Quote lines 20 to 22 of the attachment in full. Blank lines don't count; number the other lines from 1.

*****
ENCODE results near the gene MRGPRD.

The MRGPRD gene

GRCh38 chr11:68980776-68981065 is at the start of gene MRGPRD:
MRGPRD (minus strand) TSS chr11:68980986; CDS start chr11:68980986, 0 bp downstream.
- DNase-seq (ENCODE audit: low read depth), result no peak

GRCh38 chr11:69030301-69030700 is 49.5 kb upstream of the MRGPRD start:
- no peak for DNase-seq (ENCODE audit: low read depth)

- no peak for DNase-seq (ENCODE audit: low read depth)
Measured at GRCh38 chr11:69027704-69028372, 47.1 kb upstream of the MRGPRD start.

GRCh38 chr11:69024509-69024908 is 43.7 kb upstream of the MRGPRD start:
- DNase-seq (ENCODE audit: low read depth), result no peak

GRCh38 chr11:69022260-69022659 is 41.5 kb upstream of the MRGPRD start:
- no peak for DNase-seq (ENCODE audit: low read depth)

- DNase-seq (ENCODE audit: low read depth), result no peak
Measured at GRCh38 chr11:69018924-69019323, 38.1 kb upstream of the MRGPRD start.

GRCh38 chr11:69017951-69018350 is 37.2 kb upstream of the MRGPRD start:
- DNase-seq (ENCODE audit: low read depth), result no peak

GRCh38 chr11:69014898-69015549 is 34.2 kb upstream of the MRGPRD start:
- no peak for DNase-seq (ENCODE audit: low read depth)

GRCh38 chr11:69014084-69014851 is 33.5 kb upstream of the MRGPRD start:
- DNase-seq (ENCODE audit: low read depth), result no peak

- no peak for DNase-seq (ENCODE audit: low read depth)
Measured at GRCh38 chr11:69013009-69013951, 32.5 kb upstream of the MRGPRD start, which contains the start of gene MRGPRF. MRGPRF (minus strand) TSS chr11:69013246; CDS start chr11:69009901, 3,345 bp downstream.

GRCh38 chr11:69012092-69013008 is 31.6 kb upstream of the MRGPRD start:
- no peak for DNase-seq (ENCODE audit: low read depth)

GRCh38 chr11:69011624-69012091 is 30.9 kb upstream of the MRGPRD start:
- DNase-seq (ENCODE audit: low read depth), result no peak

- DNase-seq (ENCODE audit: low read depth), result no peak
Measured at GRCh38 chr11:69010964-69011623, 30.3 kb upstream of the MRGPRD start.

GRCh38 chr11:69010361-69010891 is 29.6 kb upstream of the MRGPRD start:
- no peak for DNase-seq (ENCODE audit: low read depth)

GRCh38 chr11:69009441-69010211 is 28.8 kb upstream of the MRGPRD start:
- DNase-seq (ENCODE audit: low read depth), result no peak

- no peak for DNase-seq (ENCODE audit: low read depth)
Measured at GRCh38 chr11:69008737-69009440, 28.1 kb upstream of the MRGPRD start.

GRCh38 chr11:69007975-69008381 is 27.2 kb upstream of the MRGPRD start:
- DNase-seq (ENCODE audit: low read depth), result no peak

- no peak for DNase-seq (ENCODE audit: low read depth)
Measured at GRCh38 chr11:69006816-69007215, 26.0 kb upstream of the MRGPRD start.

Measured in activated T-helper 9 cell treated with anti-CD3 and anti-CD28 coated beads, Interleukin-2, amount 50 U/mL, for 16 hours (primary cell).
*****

GRCh38 chr11:69014084-69014851 is 33.5 kb upstream of the MRGPRD start:
- DNase-seq (ENCODE audit: low read depth), result no peak

- no peak for DNase-seq (ENCODE audit: low read depth)